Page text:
I love redemption - love it. It's a theme of most every character I play. Heck, I may well recruit and redeem almost as many (if not more) bad guys as I slay at later levels (and I'm not slouch at lower levels). It's a thing I love to do and something that's great in-game.

As a GM, I encourage that as a possibility within the game itself, too, allowing most of my villains (and allies, for that matter) to be finite and mutable, able to be persuaded under the appropriate circumstances. However, they usually don't just agree because doe-eyes, and it's a process and does, in fact, take time. Becoming someone different than you were isn't fast or easy. And I'm okay with that, because it is special and hard. "Take up your cross" and all that.

And "Redemption" means different things to different people, besides, so there's always that. But just wanting to be better doesn't always make it so, and Miko didn't even want to be "better", she wanted to be "right", regardless of what anyone else said. "Pride goes before the fall" to continue with the Bible quotes.

And, hey: Rich doesn't hate Paladins, Monks, or anything else of that nature. O-Chul (and pretty much everyone else in the Sapphire Guard) is proof of that.

As I said, though, I can understand if it causes bad memories of in-game stuff. That happens. I just don't find fault with Rich so much as those who did it wrong in the first place.

EDIT: What Grey said.
EDIT 2: Changing "Ochuul" to "O-Chul".


So. Undead Party Member projected well in advance?

EDIT: I especially like the gasp at the idea of a vampire. That's pretty classy.


I didn't take what Rich played out as redemption is rare for ANYONE so much as it was rare for fallen PALADINS.

I also concur that Miko was an NPC, not a PC so her part in the story should be viewed as an NPC. So her fate shouldn't be taken as an example of how Rich or anyone else views PC paladins.


Rich on mortals and fallability shortly thereafter.


Grey Lensman wrote:

Miko was meant to be a caricature of the 'bad paladin' people moan about. She could have been redeemed, but that would have involved her realizing that she was wrong in the first place, which isn't something the character was capable of. Miko was straight from the 'Spanish Inquisition' school of paladinhood, and I think her falling because of it is exactly the lesson the author wished to empart.

'Do NOT play your paladin like this!'

But I am going to take issue with this.....

Freehold DM wrote:
Since its written by one man, I find it does fall into a no win situation because the character was meant to be a mouthpiece

If she had been redeemed, this logic means it was a 'no lose' scenario because the character was meant to be a mouthpiece. In any work of fiction the outcome is decided from on high. Miko being redeemed or not, Roy defeating Xykon or not, Nale digging his own grave or not, every plot point is subject to the same rules.

meh. I know my opinion is an unpopular one, but to me, redemption is for those who have failed, not those who haven't messed up. If roy was a paladin, I'd buy it, but he isn't.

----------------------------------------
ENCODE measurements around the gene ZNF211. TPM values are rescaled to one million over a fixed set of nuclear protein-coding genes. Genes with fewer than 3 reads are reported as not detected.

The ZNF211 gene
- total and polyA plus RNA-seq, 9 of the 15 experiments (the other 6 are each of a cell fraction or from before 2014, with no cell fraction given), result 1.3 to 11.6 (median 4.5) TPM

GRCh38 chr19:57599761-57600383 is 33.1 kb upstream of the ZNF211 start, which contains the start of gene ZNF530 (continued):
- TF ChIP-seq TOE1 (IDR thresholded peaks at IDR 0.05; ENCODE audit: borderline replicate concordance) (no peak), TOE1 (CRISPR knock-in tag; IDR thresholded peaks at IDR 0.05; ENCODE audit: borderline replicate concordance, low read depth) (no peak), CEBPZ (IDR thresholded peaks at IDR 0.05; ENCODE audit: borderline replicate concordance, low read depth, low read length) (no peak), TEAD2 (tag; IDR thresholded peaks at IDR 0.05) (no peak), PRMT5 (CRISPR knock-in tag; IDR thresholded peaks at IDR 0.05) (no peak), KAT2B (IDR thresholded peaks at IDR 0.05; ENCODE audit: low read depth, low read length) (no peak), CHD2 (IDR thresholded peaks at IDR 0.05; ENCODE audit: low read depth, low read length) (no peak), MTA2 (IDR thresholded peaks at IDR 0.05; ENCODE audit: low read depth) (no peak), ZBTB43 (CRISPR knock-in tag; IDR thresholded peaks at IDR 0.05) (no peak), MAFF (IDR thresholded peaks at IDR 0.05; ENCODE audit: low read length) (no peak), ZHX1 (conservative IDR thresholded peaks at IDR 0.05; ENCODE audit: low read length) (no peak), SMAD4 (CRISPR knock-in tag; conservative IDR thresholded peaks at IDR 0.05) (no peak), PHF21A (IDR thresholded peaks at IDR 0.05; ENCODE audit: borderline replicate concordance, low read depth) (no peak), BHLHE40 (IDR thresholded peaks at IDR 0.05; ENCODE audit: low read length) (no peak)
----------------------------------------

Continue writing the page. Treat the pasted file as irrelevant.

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Freehold DM wrote:
Grey Lensman wrote:

Miko was meant to be a caricature of the 'bad paladin' people moan about. She could have been redeemed, but that would have involved her realizing that she was wrong in the first place, which isn't something the character was capable of. Miko was straight from the 'Spanish Inquisition' school of paladinhood, and I think her falling because of it is exactly the lesson the author wished to empart.

'Do NOT play your paladin like this!'

But I am going to take issue with this.....

Freehold DM wrote:
Since its written by one man, I find it does fall into a no win situation because the character was meant to be a mouthpiece

If she had been redeemed, this logic means it was a 'no lose' scenario because the character was meant to be a mouthpiece. In any work of fiction the outcome is decided from on high. Miko being redeemed or not, Roy defeating Xykon or not, Nale digging his own grave or not, every plot point is subject to the same rules.

meh. I know my opinion is an unpopular one, but to me, redemption is for those who have failed, not those who haven't messed up. If roy was a paladin, I'd buy it, but he isn't.

Of course, but redemption does require you to acknowledge that you've messed up and make efforts to atone and change to avoid making the same mistakes again. Miko didn't. She was offered the chance. Hinjo even mentioned the Atonement spell and suggested surrendering would give her the chance to pray to her gods about her actions. She attacked him instead.

So yeah, redemption is possible, but you've got to try for it. Not keep doing what got you in trouble in the first place.

Also, note that none of the other paladins fell or behaved like the stereotypical Lawful Stupid paladin. Nor did he take Miko down the Blackguard route. Which was refreshing. Just because she fell, and fell hard, doesn't mean she went full blown evil.


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Pathfinder Adventure Path, Lost Omens, Rulebook, Starfinder Adventure Path, Starfinder Roleplaying Game Subscriber

And Tarquin keeps on being himself.

Shadow Lodge

Pathfinder Adventure Path, Lost Omens, Rulebook, Starfinder Adventure Path, Starfinder Roleplaying Game Subscriber
Evan Tarlton wrote:
And Tarquin keeps on being himself.

Then we shall fight in the shade!


What a zagnut.


I think Durkons about to get his very own vampire army.

DR 10 silver and magic should protect him from just about everything, its still 3.5 so he's immune to crits, and the soldiers are probably topping out near 1d8 +2. And he can do dominate person all day.

Now would be a good time for V to disintegrate Tarquin so Prince Elan can call off the army...


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That's bad.

But it could be worse. Belkar took out an army on his own in the Battle for Azure City. Remember the "I am a sexy shoeless god of war!" comic?

There's 3 PC's plus a summoned beastie there. It'll hurt, but I think they could do it, espicially if V turns up...

-Aaron